In this article you will find information about the electricity prices which the three aluminum smelters in Iceland paid to the Icelandic power company Landsvirkjun in the period 2005-2014. The information is based on several Icelandic and international reports.
- The Norðurál smelter (Century Aluminum) pays the lowest tariff.
- The Fjarðaál smelter (Alcoa) pays a slightly higher price than Norðurál.
- The tariff to the Straumsvík smelter (Rio Tinto Alcan; RTA) is presently the highest.
Very low tariffs to Norðurál (Century Aluminum) and Straumsvík (Alcoa) are the reason for extremely low average price of electricity to aluminum smelters in Iceland. With regard to the low tariffs, it is not surprising that Century Aluminum has stated, that its Grundartangi smelter in Iceland “generates significant free cash flow in virtually all price environments”. The same situation is likely to apply to Alcoa’s Fjarðaál smelter, as it pays on average only approximately 10% higher price for the electricity than Norðurál (Century) does.
Since late 2010, the Straumsvík smelter of RTA has paid a substantially higher price for the electricity than the other two smelters. Before 2010, RTA enjoyed the lowest electricity tariff of all the aluminum smelters in Iceland. With the new contract between Landsvirkjun and RTA in 2010, the base price increased and the power tariff was no longer linked to the price of aluminum.
So far, the new contract between Landsvirkjun and RTA is the only energy contract with aluminum smelters in Iceland where the electricity tariff is not linked to aluminium price. Instead, the price in this new contract is adjusted according to US Consumer Price Index (CPI).
Although the tariff to RTA is much higher than to Alcoa and Century Aluminum, the price to RTA is quite modest. For example, it is much lower than the average price of electricity to aluminum smelters in the United States (USA). And the said tariff is similar or even lower than the average power tariff to aluminum smelters in Africa.
The graph shows the average annual electricity price paid by each of the three aluminum smelters in Iceland to Landsvirkjun, in the period 2005-2014. All prices on the graph include transmission. The red columns are the electricity price to Norðurál at Grundartangi (Century Aluminum), the green columns are the electricity price paid by the aluminum plant at Straumsvík (Rio Tinto Alcan; RTA), and the light blue columns are the tariffs to Fjarðaál in Reyðarfjörður (Alcoa). Note that readers should presume a confidence interval of 5%.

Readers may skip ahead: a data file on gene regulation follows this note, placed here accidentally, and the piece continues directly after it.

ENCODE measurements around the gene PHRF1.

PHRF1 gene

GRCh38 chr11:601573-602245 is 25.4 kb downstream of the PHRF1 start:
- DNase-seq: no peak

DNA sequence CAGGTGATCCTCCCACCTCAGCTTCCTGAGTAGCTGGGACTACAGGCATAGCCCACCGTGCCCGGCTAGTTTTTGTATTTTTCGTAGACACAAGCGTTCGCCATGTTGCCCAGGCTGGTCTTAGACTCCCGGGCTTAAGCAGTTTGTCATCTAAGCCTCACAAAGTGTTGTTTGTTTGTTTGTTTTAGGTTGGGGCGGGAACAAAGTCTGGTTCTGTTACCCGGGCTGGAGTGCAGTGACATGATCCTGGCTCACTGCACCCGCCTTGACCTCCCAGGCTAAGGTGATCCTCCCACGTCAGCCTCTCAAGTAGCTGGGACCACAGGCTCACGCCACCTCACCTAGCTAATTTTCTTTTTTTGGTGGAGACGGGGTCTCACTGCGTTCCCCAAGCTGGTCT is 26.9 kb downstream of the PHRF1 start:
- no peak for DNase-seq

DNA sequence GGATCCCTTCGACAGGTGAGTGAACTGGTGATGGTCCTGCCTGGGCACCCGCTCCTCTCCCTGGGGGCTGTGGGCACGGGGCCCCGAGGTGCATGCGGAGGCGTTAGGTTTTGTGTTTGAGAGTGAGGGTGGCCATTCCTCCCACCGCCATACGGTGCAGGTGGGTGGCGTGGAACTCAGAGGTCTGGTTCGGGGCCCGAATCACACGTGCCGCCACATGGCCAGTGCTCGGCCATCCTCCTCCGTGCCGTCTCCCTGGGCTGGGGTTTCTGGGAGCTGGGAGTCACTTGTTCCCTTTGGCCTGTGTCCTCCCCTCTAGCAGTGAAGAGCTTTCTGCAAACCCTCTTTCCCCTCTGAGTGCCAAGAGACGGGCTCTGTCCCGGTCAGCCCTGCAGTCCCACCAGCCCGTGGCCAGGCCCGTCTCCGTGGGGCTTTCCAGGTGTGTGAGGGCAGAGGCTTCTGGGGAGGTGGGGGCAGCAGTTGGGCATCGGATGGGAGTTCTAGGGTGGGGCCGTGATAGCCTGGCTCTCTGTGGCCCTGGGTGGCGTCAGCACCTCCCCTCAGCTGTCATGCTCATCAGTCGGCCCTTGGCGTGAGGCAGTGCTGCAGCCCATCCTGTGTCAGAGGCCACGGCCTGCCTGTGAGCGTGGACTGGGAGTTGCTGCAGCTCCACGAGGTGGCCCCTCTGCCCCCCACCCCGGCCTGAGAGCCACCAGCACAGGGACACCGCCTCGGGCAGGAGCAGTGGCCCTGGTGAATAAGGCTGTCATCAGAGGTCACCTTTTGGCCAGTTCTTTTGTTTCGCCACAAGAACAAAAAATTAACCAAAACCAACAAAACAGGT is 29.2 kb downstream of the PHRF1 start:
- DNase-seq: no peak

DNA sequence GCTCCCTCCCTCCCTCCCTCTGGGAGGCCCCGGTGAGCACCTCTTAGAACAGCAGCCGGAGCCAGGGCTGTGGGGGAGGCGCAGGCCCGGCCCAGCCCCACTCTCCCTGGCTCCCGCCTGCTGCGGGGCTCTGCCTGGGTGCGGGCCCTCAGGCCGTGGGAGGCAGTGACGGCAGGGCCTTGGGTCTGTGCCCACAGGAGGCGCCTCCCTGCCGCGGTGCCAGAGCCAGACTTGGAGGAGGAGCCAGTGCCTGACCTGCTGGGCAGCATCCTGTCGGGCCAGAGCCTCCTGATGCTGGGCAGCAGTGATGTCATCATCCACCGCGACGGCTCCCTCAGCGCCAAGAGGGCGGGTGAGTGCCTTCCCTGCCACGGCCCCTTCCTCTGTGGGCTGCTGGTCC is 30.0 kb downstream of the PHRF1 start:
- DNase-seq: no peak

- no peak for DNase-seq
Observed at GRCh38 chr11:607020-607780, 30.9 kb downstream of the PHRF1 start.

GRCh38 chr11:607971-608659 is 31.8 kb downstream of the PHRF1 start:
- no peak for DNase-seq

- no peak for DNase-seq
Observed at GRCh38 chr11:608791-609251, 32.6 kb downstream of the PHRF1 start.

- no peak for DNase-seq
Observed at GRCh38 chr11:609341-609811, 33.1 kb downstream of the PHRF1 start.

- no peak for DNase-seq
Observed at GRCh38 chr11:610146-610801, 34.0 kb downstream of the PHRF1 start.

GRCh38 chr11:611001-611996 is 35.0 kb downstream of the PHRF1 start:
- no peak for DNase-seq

The tariff to Straumsvík (RTA) is currently approaching 35 USD/MWh. In 2014, the smelter in Straumsvík paid almost 45% higher power tariff than Fjarðaál (Alcoa), and close to 60% higher price than the aluminum smelter at Grundartangi (Century).
Landsvirkjun’s average price to the aluminum smelters in 2014 was slightly above 26 USD. Same price for aluminum smelters in Africa that year was about 30% higher, and comparable prices to smelters in the USA and Europe were close to 45% higher. For more information about average power tariffs to aluminum smelters in the world in 2014, we refer to our earlier post; Electricity Tariffs to Aluminum Smelters.
Historically, all electricity sales by Landsvirkjun to the aluminum industry has been linked to aluminum prices (until 2010). Therefore, the tariffs and Landsvirkjun’s revenues have often fluctuated dramatically – according to changes in price of aluminum on the London Metal Exchange (LME). Such fluctuation can clearly be seen on the graph above, especially with regard to the period 2008-2010. Note also that in 2006-08 the price of aluminum was exceptionally high, hence the power tariffs to the smelters in Iceland were unusually high in that period.
From 2019, more contracts with the aluminum smelters in Iceland will be expiring. With regard to the electricity price in the recent contract between Landsvirkjun and Straumsvík (RTA) and other new contracts with smelters in the world, it can be expected that the minmum tariff in renewed contracts with the smelters will not be under 35 USD/MWh (in 2014 prices), and possibly somewhat higher. We at Askja Energy Partners will be presenting frequent news and update on this interesting subject.